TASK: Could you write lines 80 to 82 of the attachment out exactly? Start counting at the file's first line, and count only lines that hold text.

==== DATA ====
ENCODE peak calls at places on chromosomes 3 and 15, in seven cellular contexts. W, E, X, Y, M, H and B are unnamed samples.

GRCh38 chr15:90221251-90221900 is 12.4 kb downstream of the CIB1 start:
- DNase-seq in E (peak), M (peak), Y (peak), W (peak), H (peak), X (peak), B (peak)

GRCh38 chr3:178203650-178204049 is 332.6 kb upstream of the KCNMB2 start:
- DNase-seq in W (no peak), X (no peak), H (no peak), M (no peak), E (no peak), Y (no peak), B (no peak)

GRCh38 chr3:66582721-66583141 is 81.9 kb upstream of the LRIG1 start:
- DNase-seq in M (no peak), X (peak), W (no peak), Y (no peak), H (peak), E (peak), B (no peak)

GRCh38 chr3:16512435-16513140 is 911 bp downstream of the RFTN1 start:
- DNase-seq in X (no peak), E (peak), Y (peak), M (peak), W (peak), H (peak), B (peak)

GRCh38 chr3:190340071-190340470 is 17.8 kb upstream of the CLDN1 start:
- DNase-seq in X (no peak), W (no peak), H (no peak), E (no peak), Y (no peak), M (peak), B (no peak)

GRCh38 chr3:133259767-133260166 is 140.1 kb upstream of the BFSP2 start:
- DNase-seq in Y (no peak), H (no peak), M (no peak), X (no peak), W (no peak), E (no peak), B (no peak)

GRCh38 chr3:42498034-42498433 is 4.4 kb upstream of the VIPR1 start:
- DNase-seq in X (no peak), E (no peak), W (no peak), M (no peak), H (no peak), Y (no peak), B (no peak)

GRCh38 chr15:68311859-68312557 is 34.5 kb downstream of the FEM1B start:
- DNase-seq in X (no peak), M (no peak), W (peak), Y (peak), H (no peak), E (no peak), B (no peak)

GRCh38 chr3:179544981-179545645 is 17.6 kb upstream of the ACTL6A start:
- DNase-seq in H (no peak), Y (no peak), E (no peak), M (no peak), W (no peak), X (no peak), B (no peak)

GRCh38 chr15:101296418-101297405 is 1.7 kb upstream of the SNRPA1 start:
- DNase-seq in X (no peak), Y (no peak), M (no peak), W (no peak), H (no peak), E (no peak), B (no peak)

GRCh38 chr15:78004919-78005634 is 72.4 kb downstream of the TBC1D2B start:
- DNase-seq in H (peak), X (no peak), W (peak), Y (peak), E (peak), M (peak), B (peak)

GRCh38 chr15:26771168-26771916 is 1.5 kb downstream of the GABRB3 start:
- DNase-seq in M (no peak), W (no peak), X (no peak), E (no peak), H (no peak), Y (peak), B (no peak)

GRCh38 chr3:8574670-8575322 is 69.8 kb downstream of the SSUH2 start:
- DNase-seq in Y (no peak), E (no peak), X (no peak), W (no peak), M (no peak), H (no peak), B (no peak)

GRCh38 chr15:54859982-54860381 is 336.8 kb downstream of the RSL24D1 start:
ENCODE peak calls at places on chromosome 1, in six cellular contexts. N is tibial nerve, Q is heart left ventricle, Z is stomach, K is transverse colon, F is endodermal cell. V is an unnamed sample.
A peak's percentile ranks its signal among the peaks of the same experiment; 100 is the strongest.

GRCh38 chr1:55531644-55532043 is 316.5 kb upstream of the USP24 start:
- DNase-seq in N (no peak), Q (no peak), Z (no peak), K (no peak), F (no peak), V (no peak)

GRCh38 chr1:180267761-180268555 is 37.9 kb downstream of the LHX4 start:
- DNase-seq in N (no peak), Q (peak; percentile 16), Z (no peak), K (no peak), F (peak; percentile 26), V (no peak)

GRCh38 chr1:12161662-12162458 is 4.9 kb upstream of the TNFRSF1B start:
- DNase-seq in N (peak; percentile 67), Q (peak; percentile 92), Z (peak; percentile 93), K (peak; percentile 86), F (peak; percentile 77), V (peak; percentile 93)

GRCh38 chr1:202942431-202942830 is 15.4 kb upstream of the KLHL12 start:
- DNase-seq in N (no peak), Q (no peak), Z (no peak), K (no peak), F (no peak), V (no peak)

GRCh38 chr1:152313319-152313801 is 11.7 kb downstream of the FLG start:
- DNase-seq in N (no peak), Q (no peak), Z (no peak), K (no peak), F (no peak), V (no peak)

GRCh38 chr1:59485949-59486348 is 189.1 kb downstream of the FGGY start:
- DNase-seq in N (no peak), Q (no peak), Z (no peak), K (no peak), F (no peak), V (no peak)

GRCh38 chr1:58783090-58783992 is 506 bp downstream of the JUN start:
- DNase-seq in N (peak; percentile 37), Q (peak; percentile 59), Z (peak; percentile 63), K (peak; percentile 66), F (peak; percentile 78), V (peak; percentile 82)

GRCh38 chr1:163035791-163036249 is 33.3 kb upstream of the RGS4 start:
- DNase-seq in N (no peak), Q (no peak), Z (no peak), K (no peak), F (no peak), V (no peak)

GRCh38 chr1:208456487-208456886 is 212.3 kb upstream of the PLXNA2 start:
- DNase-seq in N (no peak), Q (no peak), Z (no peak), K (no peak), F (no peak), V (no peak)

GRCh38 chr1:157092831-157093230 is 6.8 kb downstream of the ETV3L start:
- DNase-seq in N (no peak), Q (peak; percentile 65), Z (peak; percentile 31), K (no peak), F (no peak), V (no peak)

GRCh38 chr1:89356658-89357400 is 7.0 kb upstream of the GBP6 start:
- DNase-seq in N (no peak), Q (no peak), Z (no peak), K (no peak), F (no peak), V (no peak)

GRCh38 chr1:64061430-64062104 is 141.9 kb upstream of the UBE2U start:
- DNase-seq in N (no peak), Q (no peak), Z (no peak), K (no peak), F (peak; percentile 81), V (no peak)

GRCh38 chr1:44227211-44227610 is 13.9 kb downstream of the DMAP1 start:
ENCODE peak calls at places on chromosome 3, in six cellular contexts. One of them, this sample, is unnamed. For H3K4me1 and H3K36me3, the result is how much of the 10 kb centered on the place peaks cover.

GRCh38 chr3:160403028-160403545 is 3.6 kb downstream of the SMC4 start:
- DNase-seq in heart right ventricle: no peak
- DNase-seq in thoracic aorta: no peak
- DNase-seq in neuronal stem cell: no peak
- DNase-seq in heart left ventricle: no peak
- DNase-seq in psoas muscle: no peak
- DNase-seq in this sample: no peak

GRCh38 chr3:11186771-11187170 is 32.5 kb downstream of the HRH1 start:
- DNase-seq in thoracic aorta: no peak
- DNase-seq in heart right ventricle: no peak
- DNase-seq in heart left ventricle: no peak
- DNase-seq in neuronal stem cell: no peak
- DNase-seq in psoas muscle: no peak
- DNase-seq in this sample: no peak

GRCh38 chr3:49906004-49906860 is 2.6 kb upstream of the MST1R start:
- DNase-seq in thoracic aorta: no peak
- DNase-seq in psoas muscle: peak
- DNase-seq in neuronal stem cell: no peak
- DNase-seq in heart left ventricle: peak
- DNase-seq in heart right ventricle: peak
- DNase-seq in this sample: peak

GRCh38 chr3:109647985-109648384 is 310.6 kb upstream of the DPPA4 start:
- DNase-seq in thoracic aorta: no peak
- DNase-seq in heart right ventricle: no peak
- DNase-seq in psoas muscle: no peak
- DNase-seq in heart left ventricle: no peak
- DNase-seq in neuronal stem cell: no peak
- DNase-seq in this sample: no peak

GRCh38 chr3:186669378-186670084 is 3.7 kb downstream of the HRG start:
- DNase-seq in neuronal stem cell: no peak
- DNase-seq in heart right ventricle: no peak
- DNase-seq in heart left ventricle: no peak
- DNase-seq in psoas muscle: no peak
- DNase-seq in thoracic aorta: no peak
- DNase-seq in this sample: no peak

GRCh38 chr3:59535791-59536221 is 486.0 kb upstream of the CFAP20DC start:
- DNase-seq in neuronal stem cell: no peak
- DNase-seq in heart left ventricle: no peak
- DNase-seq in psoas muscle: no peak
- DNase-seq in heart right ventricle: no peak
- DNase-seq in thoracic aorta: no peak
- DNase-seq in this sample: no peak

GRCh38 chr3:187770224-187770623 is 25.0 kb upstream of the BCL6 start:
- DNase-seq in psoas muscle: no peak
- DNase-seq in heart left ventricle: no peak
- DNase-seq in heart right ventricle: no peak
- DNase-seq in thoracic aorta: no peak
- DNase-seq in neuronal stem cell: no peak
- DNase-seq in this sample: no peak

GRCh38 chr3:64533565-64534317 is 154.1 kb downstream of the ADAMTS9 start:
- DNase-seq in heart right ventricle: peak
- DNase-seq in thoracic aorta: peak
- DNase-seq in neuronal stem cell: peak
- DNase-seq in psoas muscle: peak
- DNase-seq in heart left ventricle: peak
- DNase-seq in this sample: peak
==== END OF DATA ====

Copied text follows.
- DNase-seq in heart right ventricle: no peak
- DNase-seq in psoas muscle: no peak
- DNase-seq in heart left ventricle: no peak